Patented Q & A Database
I'm the single parent of an out of control 17-year-old. How do I get back in control?
Children at that age are all trying to exert independence and develop their autonomy. However, no matter how undisciplined and belligerent a child may be, one thing is certain. They actually want guidelines and structure in their lives. I suggest that you don't become just the disciplinarian, but rather elicit the help of your child to create some rules and regulations in the home. The rules, however, should balance the rights of the parent with the rights of the children. Share your concerns so that the child understands that there's a reason behind your guidelines and it's not just to "control his/her life." Children tend to rebel against their "disciplinarian" parents and take advantage of their "too permissive" parents, but will respect and honor parents who are open, yet firm and consistent.
Posted On 2007-11-12 10:31:40
This situation calls for love, patience, and understanding although engaging in discussion can be frustrating. How does this child do in school? What about friends? Is the child engaging in a â€˜turf' battle to determine who is in charge? Pay particular attention to the habits of eating, sleeping and watch signs for tobacco, alcohol and possibly marijuana use.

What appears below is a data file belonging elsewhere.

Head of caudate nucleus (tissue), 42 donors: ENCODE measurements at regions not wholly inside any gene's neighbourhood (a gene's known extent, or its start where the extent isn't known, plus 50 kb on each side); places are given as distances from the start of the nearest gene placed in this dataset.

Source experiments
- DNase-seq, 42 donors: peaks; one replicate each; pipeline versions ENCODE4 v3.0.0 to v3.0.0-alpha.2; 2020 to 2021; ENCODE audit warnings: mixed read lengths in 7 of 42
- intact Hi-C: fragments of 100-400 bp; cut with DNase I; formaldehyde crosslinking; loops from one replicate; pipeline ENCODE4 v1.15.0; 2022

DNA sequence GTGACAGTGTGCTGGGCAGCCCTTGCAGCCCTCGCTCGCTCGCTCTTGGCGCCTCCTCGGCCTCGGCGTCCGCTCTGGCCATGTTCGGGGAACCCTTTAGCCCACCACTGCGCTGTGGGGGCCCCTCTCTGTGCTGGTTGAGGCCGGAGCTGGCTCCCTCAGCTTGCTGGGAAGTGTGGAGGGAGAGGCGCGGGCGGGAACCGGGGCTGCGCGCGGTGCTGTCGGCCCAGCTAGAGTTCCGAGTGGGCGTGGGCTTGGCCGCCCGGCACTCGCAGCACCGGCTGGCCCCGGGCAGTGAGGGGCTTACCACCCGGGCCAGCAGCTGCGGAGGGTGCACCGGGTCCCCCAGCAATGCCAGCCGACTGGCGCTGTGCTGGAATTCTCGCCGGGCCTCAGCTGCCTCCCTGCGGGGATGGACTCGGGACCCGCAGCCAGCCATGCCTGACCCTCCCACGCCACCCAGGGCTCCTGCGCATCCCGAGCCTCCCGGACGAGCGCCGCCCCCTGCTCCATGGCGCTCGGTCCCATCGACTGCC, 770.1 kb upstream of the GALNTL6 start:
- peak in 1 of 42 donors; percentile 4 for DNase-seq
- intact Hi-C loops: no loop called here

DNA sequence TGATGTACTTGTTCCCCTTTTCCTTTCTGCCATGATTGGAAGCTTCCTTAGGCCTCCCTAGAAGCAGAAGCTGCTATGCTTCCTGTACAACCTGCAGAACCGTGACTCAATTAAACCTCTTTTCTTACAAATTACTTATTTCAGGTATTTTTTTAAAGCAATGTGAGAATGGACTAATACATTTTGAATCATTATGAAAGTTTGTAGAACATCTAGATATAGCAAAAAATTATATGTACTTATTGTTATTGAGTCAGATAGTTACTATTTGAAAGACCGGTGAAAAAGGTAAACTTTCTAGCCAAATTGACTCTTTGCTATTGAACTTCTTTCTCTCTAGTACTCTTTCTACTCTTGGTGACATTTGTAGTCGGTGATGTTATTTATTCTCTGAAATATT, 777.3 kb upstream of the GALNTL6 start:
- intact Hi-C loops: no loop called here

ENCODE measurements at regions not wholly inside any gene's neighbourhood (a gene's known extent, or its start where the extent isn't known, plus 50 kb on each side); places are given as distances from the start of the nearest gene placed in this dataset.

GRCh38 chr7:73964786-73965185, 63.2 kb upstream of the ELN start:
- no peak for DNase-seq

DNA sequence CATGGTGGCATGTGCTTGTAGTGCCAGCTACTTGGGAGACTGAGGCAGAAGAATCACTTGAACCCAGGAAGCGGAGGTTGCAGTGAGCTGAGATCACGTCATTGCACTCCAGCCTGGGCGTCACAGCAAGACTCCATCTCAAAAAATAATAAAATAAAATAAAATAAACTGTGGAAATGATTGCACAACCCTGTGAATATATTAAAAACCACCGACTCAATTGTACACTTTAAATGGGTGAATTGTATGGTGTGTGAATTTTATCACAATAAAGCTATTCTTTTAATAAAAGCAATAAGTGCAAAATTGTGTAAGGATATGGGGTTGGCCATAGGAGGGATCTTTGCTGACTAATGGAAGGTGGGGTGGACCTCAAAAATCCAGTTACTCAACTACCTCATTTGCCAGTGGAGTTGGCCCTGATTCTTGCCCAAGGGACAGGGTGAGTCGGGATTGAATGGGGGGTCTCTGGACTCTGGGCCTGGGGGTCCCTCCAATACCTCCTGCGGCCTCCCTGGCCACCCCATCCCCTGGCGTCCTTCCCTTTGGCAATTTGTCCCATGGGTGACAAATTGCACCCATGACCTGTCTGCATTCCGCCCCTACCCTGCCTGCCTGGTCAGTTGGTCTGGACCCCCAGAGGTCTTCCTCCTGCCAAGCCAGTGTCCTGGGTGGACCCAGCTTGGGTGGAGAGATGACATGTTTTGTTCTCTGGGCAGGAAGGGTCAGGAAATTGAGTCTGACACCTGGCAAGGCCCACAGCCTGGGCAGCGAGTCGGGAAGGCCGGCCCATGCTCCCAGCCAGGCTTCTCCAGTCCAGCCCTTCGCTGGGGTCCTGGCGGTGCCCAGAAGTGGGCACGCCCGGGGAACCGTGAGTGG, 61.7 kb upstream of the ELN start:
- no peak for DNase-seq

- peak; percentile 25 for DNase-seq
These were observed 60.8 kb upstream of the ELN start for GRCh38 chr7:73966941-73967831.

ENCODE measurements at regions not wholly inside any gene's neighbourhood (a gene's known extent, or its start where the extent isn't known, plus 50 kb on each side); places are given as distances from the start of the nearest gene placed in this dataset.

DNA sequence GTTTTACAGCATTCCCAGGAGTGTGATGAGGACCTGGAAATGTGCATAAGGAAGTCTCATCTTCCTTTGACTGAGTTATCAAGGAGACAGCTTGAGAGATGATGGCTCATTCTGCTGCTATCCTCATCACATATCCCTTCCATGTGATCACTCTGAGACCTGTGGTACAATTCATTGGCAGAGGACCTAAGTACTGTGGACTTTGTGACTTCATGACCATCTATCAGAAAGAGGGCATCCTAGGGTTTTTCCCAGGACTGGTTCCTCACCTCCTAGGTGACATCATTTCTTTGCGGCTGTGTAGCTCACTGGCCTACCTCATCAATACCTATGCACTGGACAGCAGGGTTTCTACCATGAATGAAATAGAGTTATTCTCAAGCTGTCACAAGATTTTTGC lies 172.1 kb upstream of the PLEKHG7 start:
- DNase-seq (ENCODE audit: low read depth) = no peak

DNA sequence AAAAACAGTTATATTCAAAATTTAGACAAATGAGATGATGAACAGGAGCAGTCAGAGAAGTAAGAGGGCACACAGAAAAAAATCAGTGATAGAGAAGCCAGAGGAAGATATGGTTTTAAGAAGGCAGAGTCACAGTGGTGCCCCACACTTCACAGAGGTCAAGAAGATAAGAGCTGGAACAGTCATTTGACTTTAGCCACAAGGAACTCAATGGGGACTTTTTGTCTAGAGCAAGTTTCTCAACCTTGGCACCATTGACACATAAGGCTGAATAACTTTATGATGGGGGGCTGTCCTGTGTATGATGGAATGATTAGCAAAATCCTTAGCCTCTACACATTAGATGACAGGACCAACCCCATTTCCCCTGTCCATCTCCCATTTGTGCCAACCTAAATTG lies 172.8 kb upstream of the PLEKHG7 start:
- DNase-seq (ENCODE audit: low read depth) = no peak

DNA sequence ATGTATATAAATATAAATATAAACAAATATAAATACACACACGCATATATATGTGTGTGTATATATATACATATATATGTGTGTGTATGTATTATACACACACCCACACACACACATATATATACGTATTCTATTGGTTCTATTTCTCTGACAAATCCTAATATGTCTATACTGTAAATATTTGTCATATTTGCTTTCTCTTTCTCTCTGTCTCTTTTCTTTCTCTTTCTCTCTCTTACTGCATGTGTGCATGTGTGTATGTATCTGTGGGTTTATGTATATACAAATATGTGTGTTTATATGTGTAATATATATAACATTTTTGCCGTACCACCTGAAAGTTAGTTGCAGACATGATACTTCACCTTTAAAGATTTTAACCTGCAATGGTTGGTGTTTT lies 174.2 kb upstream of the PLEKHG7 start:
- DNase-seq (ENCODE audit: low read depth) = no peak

Are there other adults involved in his life? It is a good idea to lean on extended family for additional support if they live relatively close by. Make a point of inviting them over to visit on a routine basis so you don't feel so alone with this problem, and your child feels they are part of a larger family. Don't be concerned if the teen â€˜tests' everyone in his/her life. They want to weed out the people that really don't care.
Encourage participation in something the child enjoys so he/she will excel and that will do wonders for their confidence. You are right to be concerned and it is a difficult situation, but don't give up - it is well worth the effort!
Posted On 2004-04-04 20:41:13
Not easy, but worth the effort for both of you. This is not the time for easy fixes. You can't really take control, but you can help your teen learn from experience and consequence; not an answer parents want to acknowledge.
Don't give answers; ask questions about the behavior or problem. They have already learned by what we do - not by what we say!
Allow the child to deal with the consequence, for example, they won't work, and they don't have money. Don't be the bank of MOM or DAD, and don't leave money around to be "borrowed," it sets both of you up for stress and hard feelings.
Get a support network, but not of your friends or family (as well meaning as they may be), try your Community Mental Health services, or a parenting support group.
Posted On 2004-04-04 19:00:06